{Fat Free!} Golden Squash Biscuits


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fat free butternut squash biscuits from healthy-delicious.com fat free butternut squash biscuits from healthy-delicious.com

The first time I made these biscuits, this past fall, they were kind of a fluke. I was working on a freelance assignment about sneaking extra vegetables into food and I ended up with some pureed squash left over at the end of the day. I decided to use it in place of the butter in my favorite baking soda biscuit recipe, just to see if it would work, and was surprised to find that it was my favorite recipe of the day!

The dough for these golden squash biscuits comes together like a dream. It’s soft and supple and incredibly easy to work with, resulting in tender, flakey biscuits that are practically fool-proof. Once you’ve made them a few times and are familiar with the recipe, you can have them in the oven in 5 minutes flat. (Until then, it might take closer to 10.)

As an added bonus, these biscuits happen to be fat free! That means you can load them up with delicious filings without feeling guilty. The biscuits don’t taste like squash at all (promise) but they do have a very subtle sweetness that makes them perfect with a slip of butter and a drizzle of honey. They’re also fabulous with raspberry jam or as a little breakfast sandwich with a slice of ham and a fried egg.

They’re best served warm from the oven, but will keep about 3 days in an airtight container.

fat free butternut squash biscuits from healthy-delicious.com

{Fat Free!} Golden Squash Biscuits 1

{Fat Free!} Golden Squash Biscuits

You can use any brand of flour for these biscuits, but for the highest lightest, fluffiest results use one with low protein content. White Lily is perfect but difficult to find outside of the South. Pillsbury or Gold Medal will both give you solid results. I used King Arthur for the batch pictured because it's what I had one hand. Because it has more protein, the biscuits didn't rise as much as they could have – but they still tasted delicious! [br]I buy frozen pureed squash; one box will make 2-3 batches of biscuits. Of course, you can cook and puree your own squash if you prefer. (Thaw frozen puree before using).
Print Pin Rate
Prep Time: 10 minutes
Cook Time: 10 minutes
Total Time: 20 minutes
Servings: 12
Calories: 88kcal
Author: Lauren Keating (Healthy-Delicious.com)


  • 2 to 2 ¼ cups all-purpose flour
  • 1 tablespoon sugar
  • 3 teaspoons baking powder
  • 1 teaspoon salt
  • ½ cup winter squash puree butternut, acorn, pumpkin, etc
  • ¾ cup skim milk


  • Heat oven to 450 degrees. Line a baking sheet with a silicon liner or parchment.
  • In a mixing bowl, combine 2 cups flour, sugar, baking powder, and salt. Stir in the squash puree and milk to form a very soft dough. If the mixture is too wet, stir in additional flour, 1 tablespoon at a time, until dough forms.
  • Place on a lightly floured surface and knead 10 times; pat into a 1/2-inch thick disk. Cut with a 2-inch biscuit cutter and place on the prepared baking sheet, with the edges of the biscuits just touching. Re-roll and re-cut scraps.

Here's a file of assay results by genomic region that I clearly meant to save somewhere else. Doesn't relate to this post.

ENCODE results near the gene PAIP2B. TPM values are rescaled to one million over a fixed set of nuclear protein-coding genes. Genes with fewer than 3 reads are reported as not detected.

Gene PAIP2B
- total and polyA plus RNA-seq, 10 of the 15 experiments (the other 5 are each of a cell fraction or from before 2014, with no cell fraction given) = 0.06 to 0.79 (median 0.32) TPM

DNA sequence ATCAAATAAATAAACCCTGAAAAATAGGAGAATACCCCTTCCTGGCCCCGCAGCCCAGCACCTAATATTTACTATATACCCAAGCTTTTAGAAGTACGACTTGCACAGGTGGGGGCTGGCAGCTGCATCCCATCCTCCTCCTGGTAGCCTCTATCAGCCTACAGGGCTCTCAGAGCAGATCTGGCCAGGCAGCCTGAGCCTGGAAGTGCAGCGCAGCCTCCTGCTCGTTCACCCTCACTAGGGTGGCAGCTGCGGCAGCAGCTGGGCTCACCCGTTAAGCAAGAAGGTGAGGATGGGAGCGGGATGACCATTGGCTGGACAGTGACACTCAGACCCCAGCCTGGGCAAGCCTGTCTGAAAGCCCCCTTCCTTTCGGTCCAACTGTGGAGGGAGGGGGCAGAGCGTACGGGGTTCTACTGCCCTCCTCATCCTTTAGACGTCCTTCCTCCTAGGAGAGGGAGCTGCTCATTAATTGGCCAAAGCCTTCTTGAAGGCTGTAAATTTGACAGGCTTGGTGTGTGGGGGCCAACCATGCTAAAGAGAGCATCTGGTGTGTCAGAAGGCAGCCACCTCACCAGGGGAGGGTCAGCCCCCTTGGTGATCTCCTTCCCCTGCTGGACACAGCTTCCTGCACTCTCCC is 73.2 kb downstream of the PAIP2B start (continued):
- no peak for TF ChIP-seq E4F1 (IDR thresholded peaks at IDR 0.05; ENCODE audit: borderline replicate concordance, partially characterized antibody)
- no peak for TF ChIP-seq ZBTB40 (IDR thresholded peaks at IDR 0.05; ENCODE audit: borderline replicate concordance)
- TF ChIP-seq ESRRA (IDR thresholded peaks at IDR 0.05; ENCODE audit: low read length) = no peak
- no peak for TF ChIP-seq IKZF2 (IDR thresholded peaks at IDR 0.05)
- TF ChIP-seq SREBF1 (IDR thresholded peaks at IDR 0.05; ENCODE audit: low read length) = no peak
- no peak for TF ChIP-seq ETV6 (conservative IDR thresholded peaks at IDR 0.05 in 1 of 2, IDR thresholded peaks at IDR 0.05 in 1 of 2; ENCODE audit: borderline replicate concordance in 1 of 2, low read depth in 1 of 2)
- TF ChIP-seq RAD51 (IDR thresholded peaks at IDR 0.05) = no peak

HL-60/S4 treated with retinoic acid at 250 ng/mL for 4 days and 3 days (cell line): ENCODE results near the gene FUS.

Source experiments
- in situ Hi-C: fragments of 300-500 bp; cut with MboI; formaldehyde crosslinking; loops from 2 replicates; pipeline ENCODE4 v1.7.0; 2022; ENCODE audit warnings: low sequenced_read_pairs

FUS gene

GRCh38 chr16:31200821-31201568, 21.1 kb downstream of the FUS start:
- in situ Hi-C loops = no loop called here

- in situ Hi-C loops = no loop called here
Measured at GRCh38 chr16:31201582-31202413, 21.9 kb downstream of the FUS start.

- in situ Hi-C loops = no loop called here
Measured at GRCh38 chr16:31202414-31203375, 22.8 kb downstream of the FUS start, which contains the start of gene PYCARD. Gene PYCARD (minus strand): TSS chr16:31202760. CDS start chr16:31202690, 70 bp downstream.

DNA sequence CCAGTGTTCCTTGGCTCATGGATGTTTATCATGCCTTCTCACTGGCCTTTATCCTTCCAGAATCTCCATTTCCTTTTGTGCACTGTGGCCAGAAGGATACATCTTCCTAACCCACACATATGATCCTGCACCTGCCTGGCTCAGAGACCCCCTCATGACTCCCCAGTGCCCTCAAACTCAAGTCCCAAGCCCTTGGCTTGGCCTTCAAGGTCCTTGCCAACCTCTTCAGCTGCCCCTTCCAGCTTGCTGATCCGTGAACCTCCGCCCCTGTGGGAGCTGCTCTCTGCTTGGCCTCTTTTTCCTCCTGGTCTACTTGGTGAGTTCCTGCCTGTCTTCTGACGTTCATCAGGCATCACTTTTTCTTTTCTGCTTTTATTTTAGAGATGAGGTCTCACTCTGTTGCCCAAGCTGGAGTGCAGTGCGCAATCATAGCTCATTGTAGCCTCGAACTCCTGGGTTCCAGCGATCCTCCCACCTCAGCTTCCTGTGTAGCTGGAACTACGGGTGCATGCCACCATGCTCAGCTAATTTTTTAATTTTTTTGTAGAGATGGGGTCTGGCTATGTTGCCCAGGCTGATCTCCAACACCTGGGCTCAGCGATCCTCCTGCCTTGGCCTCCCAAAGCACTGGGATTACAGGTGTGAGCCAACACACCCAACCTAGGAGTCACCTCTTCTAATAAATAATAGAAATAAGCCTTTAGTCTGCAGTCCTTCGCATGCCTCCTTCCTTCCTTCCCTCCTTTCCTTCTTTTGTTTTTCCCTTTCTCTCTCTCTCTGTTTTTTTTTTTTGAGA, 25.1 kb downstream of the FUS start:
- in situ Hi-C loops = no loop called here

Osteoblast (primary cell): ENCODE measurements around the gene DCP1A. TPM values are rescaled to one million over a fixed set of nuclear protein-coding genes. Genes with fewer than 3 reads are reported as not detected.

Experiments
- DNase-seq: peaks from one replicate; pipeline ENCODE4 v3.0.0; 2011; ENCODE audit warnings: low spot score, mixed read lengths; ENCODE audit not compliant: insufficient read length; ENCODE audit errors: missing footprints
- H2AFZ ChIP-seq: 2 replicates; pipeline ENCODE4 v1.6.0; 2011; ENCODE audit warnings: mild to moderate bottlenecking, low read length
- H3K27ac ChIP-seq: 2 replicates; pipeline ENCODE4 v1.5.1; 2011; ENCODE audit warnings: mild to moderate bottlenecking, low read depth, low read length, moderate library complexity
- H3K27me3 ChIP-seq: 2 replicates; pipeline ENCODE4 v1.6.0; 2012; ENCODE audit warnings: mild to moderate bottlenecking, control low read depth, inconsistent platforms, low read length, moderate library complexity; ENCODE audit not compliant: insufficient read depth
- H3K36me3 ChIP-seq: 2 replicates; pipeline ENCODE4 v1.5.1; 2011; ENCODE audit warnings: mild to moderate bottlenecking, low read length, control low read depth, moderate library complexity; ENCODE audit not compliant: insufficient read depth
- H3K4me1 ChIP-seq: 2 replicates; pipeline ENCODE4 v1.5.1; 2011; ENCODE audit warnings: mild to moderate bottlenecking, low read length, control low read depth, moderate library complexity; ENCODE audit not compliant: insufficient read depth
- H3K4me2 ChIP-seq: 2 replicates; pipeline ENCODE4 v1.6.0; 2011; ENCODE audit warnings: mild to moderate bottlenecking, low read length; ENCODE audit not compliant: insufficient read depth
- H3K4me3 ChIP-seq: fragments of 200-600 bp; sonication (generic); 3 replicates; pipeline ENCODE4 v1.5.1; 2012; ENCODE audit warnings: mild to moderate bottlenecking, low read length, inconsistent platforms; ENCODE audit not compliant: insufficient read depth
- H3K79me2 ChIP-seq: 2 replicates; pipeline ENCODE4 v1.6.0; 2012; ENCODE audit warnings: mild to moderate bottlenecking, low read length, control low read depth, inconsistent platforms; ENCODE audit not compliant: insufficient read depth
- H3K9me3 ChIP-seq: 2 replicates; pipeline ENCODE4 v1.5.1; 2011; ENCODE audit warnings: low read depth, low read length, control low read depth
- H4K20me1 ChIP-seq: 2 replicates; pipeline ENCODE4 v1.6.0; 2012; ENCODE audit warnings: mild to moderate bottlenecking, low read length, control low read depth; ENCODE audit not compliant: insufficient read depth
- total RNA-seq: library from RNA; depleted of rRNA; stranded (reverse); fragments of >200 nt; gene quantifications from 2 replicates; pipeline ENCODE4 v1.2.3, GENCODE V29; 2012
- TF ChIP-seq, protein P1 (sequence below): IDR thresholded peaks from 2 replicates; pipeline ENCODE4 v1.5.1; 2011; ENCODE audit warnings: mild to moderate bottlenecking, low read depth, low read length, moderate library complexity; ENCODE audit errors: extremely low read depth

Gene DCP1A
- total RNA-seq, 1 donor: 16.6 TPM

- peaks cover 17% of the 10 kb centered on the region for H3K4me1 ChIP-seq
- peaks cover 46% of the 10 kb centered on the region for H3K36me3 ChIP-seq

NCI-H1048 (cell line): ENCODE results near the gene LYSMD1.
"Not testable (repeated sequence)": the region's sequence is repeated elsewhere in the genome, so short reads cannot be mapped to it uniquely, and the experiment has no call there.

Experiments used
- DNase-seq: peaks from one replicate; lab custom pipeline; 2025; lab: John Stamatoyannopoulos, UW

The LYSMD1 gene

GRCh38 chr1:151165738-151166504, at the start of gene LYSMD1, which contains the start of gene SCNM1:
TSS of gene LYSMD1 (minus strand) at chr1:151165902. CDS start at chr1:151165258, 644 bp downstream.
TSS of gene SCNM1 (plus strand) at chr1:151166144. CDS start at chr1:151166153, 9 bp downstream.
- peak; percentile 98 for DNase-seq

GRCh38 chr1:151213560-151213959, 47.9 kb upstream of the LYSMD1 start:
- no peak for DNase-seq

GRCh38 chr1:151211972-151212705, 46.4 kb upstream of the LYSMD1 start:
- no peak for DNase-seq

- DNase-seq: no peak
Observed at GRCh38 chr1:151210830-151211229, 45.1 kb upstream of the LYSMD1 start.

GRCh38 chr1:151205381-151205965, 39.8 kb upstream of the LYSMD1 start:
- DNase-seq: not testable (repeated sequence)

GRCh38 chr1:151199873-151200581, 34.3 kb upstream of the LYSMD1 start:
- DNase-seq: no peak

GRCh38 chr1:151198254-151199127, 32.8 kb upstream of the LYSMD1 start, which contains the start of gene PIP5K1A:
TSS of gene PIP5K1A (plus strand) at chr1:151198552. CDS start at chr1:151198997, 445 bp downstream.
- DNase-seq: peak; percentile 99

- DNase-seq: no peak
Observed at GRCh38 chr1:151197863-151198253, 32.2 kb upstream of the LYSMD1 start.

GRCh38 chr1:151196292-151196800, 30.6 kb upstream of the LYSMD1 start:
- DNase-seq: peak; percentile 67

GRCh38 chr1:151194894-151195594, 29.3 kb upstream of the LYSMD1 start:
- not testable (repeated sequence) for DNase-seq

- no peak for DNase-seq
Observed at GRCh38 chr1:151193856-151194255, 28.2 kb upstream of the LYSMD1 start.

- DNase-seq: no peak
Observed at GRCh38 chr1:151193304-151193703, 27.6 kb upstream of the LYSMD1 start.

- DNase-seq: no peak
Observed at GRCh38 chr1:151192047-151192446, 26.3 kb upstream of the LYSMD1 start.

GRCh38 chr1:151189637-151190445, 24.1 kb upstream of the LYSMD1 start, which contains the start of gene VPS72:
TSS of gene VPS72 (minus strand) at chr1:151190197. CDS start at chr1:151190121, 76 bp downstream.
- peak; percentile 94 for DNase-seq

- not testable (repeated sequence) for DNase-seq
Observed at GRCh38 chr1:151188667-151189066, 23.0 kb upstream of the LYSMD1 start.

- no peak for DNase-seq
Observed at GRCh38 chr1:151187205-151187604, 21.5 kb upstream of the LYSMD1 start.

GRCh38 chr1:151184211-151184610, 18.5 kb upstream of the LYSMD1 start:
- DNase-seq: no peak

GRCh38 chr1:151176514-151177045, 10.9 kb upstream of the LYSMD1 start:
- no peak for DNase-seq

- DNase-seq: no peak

• Bake 10-12 minutes. These biscuits are best warm from the oven but will keep about 3 days in an airtight container.
Nutrition Facts
{Fat Free!} Golden Squash Biscuits
Amount Per Serving
Calories 88
% Daily Value*
Fiber 0.5g2%
Protein 3g6%
* Percent Daily Values are based on a 2000 calorie diet.

fat free butternut squash biscuits from healthy-delicious.com

By on April 19th, 2013

About Lauren

Hi, I'm Lauren! I'm a certified plant-based cook and enthusiastic omnivore who loves looking for creative ways to make weeknight meals more nutritious. I'm the author of Heathy Eating One Pot Cookbook and Healthy Meal Prep Slow Cooker Cookbook. I also blog at The Busy Foodie.

More posts by this author.

12 thoughts on “{Fat Free!} Golden Squash Biscuits”

  1. I am very sorry to rain on this parade, because I love squash biscuits already and make them multiple times every fall and winter. I came here (via Google) and was intrigued by the fat-free part since I am baking for friends who are trying to limit their fat (the squash biscuits I make are a closer variation of traditional biscuits with butter cut in). The ones I made from this recipe just came out of the oven and they’re a dreadful failure: leathery, flat, and hard! My oven was the right temperature, my baking powder is brand-new . . . .

    • I’m so sorry they didn’t work out for you. I’ll retest the recipe as soon as I can, but I’ve never had this issue.

  2. Just made these with gluten free flour, and coconut milk (just what I had on hand) and they were amazing! I ate three with dinner – will definitely do these again!

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  4. Lauren,
    I’ve learned something today–I didn’t even know you could buy frozen squash puree. I generally have some in the freezer that I’ve put up, but this is new to me.
    I noticed that I didn’t need to use much if any olive oil when I made pizza crust using pumpkin or butternut squash dough, so I am glad for the confirmation of biscuits. They look delicious.

    • Yes! It isn’t always marked as puree on the package, but it almost always is. It’s so easy… one of the few things I buy frozen on a pretty regular basis. 🙂

  5. These looks so good! Do you think they would freeze well, either before or after baking? Thanks!

    • I haven’t tried freezing them, since they’re so quick to mix up. I’d try freezing them after baking, but no guarantee that it will work. If you try it, let me know! 🙂

  6. I’ve been working on my biscuits lately (it’s become a bit of an obsession) and these are going to be attempted next! I love that they are so easy to throw together!


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